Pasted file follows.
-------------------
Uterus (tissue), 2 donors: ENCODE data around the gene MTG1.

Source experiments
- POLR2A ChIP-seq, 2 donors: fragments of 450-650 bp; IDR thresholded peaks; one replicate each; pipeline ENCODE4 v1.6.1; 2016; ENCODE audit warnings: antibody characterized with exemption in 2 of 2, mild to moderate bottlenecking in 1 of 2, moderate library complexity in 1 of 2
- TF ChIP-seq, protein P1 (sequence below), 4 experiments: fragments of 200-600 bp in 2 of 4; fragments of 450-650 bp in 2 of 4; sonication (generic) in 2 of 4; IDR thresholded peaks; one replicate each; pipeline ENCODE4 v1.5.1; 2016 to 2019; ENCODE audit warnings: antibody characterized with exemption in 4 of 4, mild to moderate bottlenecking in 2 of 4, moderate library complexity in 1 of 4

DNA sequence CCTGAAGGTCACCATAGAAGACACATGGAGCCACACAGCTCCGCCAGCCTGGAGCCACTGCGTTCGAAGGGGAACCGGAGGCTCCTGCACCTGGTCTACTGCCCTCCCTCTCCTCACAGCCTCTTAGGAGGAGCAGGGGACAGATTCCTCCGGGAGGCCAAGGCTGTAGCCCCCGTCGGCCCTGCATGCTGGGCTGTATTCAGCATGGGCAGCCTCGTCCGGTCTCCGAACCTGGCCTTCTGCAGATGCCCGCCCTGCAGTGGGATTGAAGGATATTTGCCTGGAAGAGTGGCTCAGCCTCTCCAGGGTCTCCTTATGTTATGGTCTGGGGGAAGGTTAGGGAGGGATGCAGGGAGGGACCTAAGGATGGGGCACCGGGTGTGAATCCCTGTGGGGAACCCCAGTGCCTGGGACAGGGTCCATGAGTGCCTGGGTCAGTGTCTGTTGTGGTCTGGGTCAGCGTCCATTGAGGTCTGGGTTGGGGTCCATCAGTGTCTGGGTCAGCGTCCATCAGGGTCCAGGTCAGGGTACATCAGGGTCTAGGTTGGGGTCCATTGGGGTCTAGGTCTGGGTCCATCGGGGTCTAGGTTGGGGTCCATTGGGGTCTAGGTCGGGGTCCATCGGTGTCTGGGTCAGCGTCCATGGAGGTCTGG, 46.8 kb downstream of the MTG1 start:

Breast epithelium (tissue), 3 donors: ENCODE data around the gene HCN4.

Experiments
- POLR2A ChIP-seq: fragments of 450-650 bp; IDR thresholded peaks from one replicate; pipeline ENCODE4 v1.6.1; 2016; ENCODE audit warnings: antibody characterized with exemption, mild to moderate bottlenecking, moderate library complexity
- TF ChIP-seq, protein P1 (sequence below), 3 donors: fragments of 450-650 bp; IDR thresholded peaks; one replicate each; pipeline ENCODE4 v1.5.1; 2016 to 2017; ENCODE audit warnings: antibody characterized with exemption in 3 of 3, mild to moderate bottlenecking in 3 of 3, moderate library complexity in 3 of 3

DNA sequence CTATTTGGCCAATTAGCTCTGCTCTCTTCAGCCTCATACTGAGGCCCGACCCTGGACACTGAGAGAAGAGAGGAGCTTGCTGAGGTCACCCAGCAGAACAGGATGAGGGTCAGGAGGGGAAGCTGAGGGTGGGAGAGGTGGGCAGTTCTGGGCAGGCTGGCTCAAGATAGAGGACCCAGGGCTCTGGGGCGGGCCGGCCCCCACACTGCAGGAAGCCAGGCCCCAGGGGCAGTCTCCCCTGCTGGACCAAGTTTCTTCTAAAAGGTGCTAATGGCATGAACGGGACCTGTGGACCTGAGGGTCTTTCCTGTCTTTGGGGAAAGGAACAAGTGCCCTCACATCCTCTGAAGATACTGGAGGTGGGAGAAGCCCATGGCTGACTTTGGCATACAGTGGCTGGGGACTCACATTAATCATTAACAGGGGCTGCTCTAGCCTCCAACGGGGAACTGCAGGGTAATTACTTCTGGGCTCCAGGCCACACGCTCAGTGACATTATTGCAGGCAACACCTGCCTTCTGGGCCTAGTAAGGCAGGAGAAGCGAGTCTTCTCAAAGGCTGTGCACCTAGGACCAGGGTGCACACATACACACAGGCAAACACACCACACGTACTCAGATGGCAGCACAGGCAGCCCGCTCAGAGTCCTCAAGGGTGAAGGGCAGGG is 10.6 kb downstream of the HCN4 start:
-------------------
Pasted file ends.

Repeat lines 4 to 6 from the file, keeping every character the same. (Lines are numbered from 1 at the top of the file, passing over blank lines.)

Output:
- TF ChIP-seq, protein P1 (sequence below), 4 experiments: fragments of 200-600 bp in 2 of 4; fragments of 450-650 bp in 2 of 4; sonication (generic) in 2 of 4; IDR thresholded peaks; one replicate each; pipeline ENCODE4 v1.5.1; 2016 to 2019; ENCODE audit warnings: antibody characterized with exemption in 4 of 4, mild to moderate bottlenecking in 2 of 4, moderate library complexity in 1 of 4

DNA sequence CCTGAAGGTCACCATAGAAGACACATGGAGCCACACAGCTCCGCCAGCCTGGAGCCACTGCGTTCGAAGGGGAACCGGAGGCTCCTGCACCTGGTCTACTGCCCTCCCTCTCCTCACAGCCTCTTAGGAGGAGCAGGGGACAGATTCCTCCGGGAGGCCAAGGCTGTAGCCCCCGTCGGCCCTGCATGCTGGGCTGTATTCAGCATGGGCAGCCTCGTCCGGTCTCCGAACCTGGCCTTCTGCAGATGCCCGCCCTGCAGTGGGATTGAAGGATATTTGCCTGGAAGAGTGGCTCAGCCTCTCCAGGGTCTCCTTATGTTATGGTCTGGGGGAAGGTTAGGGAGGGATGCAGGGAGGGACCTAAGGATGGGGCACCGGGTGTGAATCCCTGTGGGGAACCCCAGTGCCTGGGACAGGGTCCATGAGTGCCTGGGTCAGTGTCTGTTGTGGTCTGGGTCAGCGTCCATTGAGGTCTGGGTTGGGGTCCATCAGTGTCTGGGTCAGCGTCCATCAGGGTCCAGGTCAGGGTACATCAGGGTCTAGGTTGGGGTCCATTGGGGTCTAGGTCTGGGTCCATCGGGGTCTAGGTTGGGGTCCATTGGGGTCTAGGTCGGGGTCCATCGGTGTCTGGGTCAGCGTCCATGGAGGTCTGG, 46.8 kb downstream of the MTG1 start:

Breast epithelium (tissue), 3 donors: ENCODE data around the gene HCN4.